These teenagers are so inspiring to me and show us the future that can be. Too often, potential activists fall prey to the bystander effect and diffusion of responsibility: Sometimes the more atrocious and urgent the problem is, and the more onlookers there are to the problem, the less likely someone is to actually intervene, because we each assume that somebody else must be taking care of it. What does it take for someone to step up and do something? What makes us choose to act on certain issues over others? Please engage with these ideas in the comments, and I would love to hear: Do you consider yourself an activist? What inspires you to take action? What are some obstacles that have discouraged you from taking action on an issue or issues that matter to you? What resources and support would you need to make the difference you would like to?  

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“Mountain Tambourine”

“Mountain Tambourine,” Peter van Toorn (Canada), This Same Sky p. 102 (see Resource List)

A crew took part of the big tree awaypoplar tree
on my street. A poplar, it was throwing
its ashes, its dirty pillow stuffing,
around too much. So they said. Anyway,
people were tired of it. It was too grey.
It might drop a tired branch and hit something,
a power or phone line. What’s still standing
they’ll come for tomorrow and chop away.
It doesn’t make much poplar talk now. The big
clatter’s gone out of it. On the older
side of the street, the last tree stands, tall, big,
full, leafy—a fine shade and rain holder.
It leans to one side at a warm angle,
like Annie, whose door it covered last fall.

Background on Philosophical Issues

Environmental Ethics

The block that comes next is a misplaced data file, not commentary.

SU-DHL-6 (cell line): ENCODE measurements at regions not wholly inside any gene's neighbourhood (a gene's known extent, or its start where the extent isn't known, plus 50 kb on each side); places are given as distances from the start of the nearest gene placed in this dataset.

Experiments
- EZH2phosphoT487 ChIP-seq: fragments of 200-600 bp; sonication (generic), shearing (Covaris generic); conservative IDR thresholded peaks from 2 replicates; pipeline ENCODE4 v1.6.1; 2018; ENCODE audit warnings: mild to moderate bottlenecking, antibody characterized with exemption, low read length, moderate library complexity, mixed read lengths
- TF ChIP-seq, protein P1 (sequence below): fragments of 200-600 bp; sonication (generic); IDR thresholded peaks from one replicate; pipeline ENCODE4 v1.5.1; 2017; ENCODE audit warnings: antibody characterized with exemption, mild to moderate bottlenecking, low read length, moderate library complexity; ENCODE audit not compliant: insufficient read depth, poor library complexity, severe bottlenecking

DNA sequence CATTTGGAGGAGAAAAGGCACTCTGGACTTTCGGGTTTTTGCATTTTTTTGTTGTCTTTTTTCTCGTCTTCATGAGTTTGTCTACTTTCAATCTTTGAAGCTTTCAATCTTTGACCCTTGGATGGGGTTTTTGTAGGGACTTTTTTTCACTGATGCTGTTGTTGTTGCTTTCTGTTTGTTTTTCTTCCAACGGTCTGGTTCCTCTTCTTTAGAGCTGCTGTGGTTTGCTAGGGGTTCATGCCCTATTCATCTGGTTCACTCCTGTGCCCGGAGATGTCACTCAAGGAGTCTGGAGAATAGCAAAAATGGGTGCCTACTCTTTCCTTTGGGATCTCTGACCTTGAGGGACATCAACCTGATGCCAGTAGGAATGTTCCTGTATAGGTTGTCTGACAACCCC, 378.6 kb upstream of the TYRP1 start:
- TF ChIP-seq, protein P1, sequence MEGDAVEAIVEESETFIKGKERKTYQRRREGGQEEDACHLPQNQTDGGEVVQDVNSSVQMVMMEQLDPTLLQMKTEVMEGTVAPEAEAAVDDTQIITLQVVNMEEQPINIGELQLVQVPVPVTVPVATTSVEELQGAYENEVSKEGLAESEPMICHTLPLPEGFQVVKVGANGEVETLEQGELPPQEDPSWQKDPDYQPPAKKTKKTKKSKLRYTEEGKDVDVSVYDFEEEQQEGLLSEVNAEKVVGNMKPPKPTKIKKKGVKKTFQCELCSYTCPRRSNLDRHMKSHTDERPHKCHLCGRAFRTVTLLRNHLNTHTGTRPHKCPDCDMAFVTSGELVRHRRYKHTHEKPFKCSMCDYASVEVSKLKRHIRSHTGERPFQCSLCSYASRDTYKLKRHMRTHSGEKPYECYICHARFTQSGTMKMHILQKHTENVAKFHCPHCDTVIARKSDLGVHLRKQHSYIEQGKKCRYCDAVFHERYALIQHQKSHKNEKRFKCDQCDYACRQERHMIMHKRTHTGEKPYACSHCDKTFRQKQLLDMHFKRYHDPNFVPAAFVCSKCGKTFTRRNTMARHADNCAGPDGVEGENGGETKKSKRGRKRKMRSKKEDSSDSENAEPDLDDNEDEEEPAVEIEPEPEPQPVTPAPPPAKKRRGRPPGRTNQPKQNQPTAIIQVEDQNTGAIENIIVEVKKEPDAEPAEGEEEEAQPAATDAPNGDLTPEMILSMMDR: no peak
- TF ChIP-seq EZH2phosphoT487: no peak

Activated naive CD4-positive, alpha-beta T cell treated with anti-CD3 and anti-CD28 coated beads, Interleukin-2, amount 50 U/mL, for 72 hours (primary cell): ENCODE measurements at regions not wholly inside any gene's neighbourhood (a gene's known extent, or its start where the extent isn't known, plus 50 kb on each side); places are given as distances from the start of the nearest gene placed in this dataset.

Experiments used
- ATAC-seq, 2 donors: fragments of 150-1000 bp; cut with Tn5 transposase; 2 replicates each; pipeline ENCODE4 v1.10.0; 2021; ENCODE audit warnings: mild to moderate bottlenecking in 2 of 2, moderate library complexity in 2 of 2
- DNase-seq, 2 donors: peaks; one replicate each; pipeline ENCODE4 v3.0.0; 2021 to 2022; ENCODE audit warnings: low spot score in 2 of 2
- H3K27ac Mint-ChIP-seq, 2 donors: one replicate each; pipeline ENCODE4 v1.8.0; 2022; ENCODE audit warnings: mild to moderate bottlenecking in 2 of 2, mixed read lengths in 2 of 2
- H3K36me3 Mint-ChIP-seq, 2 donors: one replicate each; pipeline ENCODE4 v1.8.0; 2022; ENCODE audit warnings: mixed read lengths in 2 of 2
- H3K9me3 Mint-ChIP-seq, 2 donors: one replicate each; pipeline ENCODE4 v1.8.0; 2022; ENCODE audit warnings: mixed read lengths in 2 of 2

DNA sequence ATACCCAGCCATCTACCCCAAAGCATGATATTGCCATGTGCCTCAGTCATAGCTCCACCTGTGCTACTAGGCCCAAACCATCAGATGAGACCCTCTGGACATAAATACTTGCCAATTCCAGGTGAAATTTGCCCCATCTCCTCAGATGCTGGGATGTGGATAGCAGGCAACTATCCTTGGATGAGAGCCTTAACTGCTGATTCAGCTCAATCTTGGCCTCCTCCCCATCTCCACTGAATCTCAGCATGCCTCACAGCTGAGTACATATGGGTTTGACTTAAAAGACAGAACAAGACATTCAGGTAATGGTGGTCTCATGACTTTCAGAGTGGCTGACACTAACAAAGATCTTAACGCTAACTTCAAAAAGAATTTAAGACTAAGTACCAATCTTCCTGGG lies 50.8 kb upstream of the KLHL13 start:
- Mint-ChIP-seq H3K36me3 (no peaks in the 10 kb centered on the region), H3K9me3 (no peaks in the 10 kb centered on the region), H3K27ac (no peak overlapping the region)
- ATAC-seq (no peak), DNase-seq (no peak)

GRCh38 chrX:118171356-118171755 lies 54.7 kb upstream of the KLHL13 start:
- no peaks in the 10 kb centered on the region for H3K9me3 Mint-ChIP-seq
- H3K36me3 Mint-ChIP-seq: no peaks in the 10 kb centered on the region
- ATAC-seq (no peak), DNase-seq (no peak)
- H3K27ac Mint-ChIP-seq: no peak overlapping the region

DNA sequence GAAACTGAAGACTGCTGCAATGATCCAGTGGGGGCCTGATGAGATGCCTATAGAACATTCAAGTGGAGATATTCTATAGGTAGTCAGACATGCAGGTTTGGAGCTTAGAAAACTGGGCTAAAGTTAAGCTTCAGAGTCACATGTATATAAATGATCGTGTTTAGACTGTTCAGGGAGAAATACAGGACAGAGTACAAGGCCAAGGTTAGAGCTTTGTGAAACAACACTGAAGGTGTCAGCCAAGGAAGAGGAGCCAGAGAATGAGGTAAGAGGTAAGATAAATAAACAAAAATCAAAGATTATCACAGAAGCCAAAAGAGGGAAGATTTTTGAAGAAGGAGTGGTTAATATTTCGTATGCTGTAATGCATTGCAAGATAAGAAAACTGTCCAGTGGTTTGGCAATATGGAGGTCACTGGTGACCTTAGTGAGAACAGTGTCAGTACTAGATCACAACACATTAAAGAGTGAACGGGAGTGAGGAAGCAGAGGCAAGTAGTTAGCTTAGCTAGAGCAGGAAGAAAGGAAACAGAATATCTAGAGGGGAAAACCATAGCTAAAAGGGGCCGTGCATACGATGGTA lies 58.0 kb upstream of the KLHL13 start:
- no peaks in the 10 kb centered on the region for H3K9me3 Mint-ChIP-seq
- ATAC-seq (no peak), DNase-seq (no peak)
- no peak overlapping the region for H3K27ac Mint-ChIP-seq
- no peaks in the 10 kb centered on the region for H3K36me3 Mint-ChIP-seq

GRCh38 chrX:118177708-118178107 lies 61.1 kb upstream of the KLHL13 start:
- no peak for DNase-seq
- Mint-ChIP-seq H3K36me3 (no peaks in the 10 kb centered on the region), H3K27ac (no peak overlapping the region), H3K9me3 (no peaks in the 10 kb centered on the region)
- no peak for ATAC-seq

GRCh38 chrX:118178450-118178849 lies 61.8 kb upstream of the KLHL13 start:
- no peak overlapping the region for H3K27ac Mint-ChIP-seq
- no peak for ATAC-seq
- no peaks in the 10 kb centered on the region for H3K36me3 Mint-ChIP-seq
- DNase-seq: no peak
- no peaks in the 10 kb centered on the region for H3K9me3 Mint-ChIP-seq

“Mountain Tambourine” makes us wonder what our roles are as people in relation to the earth and its inhabitants. The people in the poem cut a tree down, presumably because it has been inconveniencing humans. Is it okay to destroy non-human nature in order to make ourselves more comfortable? Our instincts might be to say no, but we must realize that our day-to-day lives depend on doing just this every day. Every time I write on a sheet of paper or print out an essay for school, I depend on the systematic destruction of forests. Every time I get in a car or even ride a bus or train, I support the creation of more exhaust fumes that pollute the air and make it difficult for all species of animal and plant life to live. Every time I open a plastic package, I know the material will ultimately end up leaching chemicals into the earth and/or being picked up and choked on by a bird or fish who mistakes it for food. My waste and its consequences will be around long after I am gone. Does this mean we should reject all forms of industrial living? Some people say yes, and choose to live entirely “off the grid” and/or as fruitarians – individuals who do not consume anything that caused another living entity, animal or plant, to die. Others believe that we can find a morally-acceptable balance between considering the interests of present-day humans, the interests of other species of animal and plant life, and the interests of future generations. Either way, it is difficult to imagine living in today’s society without in some way relying on paper made from trees that have been killed. How do we reconcile our wishes to treat the earth with “respect” and “kindness” and our urge to maintain the habits and conveniences we have grown up accustomed to?